Rhino’s in the dark


So far this year, 156 rhinos have been killed in Southern Africa alone. This means that 2 Rhino’s were killed each day of the year so far. These statistics are shocking. Rhino horns sell for around $60 000 per Kilogram or $30 000 per Pound. One full Rhino horn can weigh up to 13.30 Lbs, and Rhino horn per Lb can cost more than Gold, Platinum and cocaine. It is a known fact that at least 90% of Rhino horns, end up in Vietnam.South_Africa_Vietnam The situation is disastrous. Environmentalists have warned that the tipping point, when the Rhino death rate is higher than the birth rate, is fast approaching.

What could possibly be done to remedy the situation? Since the CITES ban on the sale of Rhino horn, which has been in effect for over 30 years, conservation groups and environmental protection agencies have been battling with poachers, dealers and even Governments. They have tirelessly fought to bring the Rhino back from the brink of extinction. Now, the stakes have been raised higher than ever, as the demand for Rhino horn has skyrocketed, to the extent that a single horn can be sold for up to $360 000.

Since the majority of the Rhino population reside in Southern Africa, environmentalists have, rightfully, pressured the South African Government into taking action. This action has led to an increase in arrests and convictions of poachers. However, even this has failed to curtail the poaching for Rhinos.

The South African Minister of environmental affairs wants to legalize the Rhino horn trade. The minister has said that “We have tried everything else, so let’s talk about this solution.”

Benson Okita-Ouma who is a senior scientist, specializing in rhino conservation at the Kenya Wildlife Service, and is a member of Kenya’s Cites delegation, opposes the Ministers views. He has said that while South Africa has spoken about a debate on trade, the debate was not as open as it was being portrayed. “It is being pushed as if it is the only solution.”

04_three-rhinos Has this particular solution been pushed through, because legalizing the trade will give the Government a right to get its share of the pie? Whatever the reason, I personally think that it is a bad idea that will not serve in saving the Rhino.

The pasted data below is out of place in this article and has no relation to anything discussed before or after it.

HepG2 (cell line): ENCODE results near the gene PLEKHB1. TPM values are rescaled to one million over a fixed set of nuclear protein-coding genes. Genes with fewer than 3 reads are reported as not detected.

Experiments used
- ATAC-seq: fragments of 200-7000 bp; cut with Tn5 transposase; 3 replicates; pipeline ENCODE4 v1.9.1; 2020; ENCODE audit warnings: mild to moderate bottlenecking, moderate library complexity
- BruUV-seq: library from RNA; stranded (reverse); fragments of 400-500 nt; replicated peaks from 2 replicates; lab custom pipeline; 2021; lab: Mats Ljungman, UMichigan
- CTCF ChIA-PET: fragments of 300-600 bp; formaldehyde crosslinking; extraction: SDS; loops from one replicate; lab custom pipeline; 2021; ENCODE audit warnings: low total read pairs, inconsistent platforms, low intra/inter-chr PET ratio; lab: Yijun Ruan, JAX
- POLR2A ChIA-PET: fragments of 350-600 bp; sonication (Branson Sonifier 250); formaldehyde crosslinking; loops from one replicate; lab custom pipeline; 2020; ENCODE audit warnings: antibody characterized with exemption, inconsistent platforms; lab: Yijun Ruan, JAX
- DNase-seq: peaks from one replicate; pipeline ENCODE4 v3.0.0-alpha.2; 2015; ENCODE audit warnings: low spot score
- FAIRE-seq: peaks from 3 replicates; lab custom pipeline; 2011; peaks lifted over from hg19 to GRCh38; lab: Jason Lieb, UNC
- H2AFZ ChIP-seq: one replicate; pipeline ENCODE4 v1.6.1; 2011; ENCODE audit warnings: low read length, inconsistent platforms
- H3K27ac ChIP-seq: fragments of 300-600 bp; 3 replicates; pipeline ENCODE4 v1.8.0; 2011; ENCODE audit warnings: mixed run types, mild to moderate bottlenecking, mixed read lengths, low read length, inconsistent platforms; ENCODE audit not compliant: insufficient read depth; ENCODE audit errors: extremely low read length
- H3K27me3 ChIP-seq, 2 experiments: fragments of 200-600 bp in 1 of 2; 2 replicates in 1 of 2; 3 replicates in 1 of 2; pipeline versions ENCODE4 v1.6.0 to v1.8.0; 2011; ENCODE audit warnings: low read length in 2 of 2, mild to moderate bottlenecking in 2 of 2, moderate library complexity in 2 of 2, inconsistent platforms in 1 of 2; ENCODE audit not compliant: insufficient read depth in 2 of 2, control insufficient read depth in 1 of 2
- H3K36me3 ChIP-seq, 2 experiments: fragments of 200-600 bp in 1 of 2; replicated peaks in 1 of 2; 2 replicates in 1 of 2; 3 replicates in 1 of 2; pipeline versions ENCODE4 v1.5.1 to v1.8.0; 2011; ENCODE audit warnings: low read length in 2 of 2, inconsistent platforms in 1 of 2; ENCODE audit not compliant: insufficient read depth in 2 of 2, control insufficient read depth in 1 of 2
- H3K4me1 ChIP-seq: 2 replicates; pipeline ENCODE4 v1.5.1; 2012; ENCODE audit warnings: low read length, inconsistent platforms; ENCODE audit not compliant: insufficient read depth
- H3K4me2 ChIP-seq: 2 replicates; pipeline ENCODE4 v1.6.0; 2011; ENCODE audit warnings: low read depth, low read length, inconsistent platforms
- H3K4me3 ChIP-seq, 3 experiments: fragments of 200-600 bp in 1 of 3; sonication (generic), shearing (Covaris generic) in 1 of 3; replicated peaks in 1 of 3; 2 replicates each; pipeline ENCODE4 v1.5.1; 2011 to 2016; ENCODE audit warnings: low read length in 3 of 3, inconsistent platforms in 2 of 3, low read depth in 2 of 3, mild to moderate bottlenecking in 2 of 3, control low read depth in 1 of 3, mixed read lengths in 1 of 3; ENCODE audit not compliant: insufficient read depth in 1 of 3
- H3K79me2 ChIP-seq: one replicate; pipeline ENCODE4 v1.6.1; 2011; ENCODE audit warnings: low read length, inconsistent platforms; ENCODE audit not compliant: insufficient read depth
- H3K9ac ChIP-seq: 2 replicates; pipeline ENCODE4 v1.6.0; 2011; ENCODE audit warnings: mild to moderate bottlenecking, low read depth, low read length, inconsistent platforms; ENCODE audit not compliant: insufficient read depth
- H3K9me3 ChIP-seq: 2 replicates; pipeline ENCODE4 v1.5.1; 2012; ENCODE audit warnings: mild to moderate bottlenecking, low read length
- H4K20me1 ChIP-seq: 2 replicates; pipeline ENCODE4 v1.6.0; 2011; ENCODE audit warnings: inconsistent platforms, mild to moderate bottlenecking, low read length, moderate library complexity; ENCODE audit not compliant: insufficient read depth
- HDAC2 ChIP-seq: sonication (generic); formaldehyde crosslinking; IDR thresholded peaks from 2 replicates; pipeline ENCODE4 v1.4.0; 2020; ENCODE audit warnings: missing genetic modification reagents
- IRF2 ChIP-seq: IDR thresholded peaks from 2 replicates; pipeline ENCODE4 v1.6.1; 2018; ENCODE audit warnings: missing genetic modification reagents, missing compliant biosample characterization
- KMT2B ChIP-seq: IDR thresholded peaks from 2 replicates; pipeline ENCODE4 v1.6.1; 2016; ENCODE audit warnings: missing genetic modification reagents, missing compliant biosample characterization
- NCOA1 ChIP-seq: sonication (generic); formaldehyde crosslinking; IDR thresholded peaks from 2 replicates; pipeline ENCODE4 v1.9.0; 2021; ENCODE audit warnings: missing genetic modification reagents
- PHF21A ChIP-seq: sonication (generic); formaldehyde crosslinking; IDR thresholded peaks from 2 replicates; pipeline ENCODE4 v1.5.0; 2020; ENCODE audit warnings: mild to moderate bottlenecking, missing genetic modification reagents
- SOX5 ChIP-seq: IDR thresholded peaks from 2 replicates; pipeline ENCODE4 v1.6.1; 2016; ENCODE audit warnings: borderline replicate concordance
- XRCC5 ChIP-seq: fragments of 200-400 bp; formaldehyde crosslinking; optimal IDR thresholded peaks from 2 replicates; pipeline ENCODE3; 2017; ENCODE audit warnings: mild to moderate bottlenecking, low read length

If the WWF, at any point, considered legalizing the trade in Rhino horn, in order to save the rhino, why have no studies been conduced into this solution? Many say that legalizing the trade would bring an end to the black market. It will increase the Rhino population. It will create conditions where Rhinos are protected. Some say that it would even alleviate poverty, by way of turning potential poachers into legal rhino “Farm workers.”

But the problem I have is that if the trade was legalized, the power over the market will be transferred from organised crime syndicates to the Government, many will jest about seeing no difference between the two. Governments will control the price and the supply. Will all those organized crime syndicates accept this? I don’t think so. They are and have been enjoying large profits, and will not simply give up a portion of it.

From recent data on the number of Rhino deaths, it is blatantly obvious that the authorities cannot effectively police the ban on the Rhino horn trade. This raises another concern. How will the authorities, control the legal trade in Rhino horn, and prevent the illegal trade? It seems like the workload will effectively be doubled.

Corruption is another concern given the large amounts of money involved. So in theory legalizing the trade of Rhino horn may sound attractive, but I don’t believe it will work. article-2161452-04D37AD60000044D-960_634x432

In the late 80’s and early 90’s, Namibia started a program of de-horning rhinos. This was coupled with effective anti-poaching security. This solution worked wonders and yielded positive results. There are, admittedly, problems with this solution as well, but I believe that it is the best option currently available to bring the Rhino out of the dark


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